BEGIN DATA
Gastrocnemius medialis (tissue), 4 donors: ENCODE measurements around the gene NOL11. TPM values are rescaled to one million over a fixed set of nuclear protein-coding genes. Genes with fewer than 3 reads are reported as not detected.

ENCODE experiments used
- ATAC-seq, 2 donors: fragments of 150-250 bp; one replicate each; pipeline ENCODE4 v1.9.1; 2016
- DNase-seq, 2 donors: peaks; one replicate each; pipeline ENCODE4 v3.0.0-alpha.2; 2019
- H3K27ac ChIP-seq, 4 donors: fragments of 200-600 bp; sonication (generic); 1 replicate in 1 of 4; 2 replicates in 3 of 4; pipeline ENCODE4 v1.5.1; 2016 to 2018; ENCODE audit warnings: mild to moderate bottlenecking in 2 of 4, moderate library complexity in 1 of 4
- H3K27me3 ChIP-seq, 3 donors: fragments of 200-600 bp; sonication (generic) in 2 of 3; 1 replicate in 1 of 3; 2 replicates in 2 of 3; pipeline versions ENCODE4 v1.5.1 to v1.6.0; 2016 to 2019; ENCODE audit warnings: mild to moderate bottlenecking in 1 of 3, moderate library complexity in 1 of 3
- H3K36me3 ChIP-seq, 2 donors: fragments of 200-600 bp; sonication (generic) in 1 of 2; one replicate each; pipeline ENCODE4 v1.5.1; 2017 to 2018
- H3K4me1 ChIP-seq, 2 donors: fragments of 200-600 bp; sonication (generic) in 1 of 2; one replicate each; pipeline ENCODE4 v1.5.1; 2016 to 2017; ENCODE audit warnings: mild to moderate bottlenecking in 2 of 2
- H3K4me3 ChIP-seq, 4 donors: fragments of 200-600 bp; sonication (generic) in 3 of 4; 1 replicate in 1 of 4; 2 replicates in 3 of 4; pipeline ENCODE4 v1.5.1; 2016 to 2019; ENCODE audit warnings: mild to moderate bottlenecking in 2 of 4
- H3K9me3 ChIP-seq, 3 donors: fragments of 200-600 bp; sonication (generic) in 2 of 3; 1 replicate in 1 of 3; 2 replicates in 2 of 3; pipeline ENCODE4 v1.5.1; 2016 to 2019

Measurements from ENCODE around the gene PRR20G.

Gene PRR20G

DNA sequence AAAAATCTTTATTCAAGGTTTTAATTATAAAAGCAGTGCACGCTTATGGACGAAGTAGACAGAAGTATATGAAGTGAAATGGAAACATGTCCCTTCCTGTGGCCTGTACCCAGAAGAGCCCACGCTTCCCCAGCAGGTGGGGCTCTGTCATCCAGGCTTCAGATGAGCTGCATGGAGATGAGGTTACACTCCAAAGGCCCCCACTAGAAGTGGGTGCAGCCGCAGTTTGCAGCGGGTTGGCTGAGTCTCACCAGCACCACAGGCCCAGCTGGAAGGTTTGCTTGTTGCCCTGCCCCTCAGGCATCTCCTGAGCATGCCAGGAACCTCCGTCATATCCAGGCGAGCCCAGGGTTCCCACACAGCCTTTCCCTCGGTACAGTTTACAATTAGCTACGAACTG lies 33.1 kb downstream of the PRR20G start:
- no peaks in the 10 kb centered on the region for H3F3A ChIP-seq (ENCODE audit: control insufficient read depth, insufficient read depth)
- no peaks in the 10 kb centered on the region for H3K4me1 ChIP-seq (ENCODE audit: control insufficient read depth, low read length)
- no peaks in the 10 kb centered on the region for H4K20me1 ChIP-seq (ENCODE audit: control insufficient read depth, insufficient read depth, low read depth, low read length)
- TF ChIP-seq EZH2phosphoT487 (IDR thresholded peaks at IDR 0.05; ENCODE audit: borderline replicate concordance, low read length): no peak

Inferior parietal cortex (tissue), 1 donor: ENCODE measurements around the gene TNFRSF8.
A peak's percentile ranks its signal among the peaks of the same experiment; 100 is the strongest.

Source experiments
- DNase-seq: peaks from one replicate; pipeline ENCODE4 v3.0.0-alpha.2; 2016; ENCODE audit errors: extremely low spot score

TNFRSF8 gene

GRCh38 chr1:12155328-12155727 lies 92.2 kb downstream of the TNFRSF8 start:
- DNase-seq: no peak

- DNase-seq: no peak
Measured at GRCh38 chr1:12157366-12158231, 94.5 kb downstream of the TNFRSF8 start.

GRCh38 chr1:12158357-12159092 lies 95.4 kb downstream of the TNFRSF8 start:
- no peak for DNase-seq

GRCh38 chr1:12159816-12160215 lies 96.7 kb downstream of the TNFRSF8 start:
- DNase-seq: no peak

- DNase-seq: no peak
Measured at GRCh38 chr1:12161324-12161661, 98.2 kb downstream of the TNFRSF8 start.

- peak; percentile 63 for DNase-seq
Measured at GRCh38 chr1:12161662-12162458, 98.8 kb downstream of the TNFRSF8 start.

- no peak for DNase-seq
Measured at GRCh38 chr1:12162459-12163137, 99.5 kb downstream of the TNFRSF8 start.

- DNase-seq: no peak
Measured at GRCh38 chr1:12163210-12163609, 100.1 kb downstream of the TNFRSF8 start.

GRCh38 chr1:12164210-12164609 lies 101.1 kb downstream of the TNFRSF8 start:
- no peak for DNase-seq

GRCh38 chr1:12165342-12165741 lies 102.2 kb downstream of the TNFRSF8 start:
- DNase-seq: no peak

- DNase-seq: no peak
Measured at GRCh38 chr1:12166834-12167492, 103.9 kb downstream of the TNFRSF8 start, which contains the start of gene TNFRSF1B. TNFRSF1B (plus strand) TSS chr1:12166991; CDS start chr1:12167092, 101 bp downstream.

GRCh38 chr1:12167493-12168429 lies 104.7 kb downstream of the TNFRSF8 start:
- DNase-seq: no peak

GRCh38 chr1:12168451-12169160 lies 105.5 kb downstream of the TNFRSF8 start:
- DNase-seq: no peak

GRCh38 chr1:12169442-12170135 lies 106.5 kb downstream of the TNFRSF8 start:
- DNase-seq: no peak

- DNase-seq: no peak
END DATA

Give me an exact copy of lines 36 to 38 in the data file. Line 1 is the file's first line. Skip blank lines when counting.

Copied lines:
Measured at GRCh38 chr1:12162459-12163137, 99.5 kb downstream of the TNFRSF8 start.

- DNase-seq: no peak
Measured at GRCh38 chr1:12163210-12163609, 100.1 kb downstream of the TNFRSF8 start.